The late Barry Fey, then a brash young upstart, was promoting shows including the massive Denver Pop Festival that summer of 1969, when he booked The Rolling Stones at Moby Arena in Fort Collins, Colo. – a show that would launch their return to U.S. stages after three years during which everything changed. For one, the Stones had to be convinced to stretch their usual gig to a full hour from the 30 minutes they’d become accustomed to.
Road manager Sam Cutler, who’d also logged tours with the Grateful Dead, introduced the band when The Rolling Stones launched their first U.S. tour in three years, in Fort Collins, Colo. According to author Joel Selvin in his book, “Altamont: The Rolling Stones, The Hells Angels, And The inside Story Of Rock’s Darkest Day,”  Bill Wyman noticed that “ … It wasn’t all girls and they didn’t scream. The Stones could tell the difference immediately. For the first time, the audience was listening.” 
It arguably started on Mount Tamalpais in California’s Marin County, across the bay from San Francisco. At least 20,000 – and possibly as many as 40,000 – fans were either shuttled or hiked to the festival site at the Sidney B. Cushing Memorial Amphitheater to see acts including The Byrds, The Doors, Jefferson Airplane, Canned Heat, Country Joe & The Fish, Captain Beefheart and Tim Buckley, and even middle-of-the-road stalwarts as Dionne Warwick and The 5th Dimension. It preceded by two weeks the Monterey International Pop Festival, which, like Woodstock two years later, was filmed for a documentary that would enable it to live on in the imaginations of generations of fans unable to experience “the happening” in person.
Los Angeles-based producer Lou Adler, John Phillips, Brian Wilson and others brought the Southern California sound of Laura Nyro, The Association, and the Mamas & The Papas, while San Francisco promoter Bill Graham brought the goods in the form of Big Brother & The Holding Company with Janis Joplin, Jefferson Airplane, Grateful Dead and more. Woodstock would follow two years later.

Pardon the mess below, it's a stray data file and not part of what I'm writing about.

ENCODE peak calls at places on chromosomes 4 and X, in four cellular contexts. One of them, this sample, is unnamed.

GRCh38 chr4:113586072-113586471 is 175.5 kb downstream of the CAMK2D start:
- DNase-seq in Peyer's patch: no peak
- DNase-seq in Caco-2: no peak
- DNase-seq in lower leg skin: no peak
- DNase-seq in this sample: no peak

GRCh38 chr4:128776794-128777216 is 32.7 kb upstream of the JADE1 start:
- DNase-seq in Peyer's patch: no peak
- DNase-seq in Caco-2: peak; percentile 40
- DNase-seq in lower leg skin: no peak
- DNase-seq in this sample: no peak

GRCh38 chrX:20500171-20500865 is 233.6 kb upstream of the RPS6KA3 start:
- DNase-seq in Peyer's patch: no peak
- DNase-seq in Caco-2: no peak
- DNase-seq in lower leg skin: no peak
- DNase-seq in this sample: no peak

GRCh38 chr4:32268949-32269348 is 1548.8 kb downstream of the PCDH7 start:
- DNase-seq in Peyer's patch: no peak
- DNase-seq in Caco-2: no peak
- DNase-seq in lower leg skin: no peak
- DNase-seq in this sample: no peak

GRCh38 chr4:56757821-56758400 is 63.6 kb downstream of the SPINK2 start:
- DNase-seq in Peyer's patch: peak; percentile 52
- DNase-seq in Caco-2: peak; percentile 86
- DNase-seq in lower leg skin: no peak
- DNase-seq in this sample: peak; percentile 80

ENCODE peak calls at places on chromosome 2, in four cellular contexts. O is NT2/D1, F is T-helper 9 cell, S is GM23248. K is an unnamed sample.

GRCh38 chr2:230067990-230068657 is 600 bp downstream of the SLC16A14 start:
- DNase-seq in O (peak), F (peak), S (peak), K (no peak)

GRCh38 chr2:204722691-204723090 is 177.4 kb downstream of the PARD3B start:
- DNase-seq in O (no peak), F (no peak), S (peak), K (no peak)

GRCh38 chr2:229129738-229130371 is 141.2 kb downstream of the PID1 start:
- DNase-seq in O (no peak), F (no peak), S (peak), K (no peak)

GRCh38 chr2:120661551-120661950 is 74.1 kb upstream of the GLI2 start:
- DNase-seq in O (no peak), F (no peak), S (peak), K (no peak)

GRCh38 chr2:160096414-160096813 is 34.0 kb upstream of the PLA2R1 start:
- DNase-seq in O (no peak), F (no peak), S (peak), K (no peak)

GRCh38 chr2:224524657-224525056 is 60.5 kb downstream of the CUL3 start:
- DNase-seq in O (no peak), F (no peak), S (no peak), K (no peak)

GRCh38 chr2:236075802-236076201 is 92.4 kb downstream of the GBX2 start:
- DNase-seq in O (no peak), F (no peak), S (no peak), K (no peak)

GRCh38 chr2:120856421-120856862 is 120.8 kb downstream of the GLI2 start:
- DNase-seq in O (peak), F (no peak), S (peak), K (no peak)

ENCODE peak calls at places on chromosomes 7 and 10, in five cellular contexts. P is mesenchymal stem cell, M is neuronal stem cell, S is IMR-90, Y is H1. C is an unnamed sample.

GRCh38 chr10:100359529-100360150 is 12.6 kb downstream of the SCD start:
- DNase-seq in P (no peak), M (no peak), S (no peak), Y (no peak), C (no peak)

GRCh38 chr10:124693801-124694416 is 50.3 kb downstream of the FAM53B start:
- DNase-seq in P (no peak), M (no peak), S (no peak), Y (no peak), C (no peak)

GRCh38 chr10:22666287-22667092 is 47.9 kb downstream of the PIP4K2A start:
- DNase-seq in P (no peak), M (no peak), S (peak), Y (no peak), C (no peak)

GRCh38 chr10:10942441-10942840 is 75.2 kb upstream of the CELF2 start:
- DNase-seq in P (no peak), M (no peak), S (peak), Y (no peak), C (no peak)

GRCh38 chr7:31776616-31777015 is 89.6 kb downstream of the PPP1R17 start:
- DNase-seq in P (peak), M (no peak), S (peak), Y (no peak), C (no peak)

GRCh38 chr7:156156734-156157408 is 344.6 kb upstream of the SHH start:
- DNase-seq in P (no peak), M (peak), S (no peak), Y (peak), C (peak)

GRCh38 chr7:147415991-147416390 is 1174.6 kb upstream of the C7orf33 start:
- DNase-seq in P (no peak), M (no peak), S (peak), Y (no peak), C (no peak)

There’s no denying Woodstock was an inspiration, for good or ill, for many attempting to replicate – or make a buck off of – the largely peaceful, hopefully ticket-buying Woodstock Nation that took over the town of Bethel, N.Y., that soggy August weekend in 1969.
Bad examples, like Altamont, put the brakes on festival events at least in the U.S. for a time, but European cousins including Glastonbury, Isle of Wight, Reading and Leeds among others kept the flames lit.
As for The Beatles, their 1969-70 breakup ends any discussion about what might have been as a live act as the concert landscape changed. John Lennon was murdered as he was releasing Double Fantasy in 1980.  George Harrison became the first artist to stage a major benefit, the Concert For Bangladesh, in 1971. Paul McCartney and Ringo Starr released acclaimed albums in the ensuing years and remain major concert draws to this day. 
The Rolling Stones recently completed yet another stadium tour, despite a pause thanks to a global pandemic, topping Pollstar’s 2021 Year-End charts with a total gross of $115.5 million. 
Coachella Music & Arts Festival has, before COVID put a pause on the festivities, boasted a capacity of some 125,000 per day and last week announced its 2022 lineup, as did Bonnaroo, both owing tremendous debts to the hippies and upstarts who started it all in the mud and on the mountaintops of yore.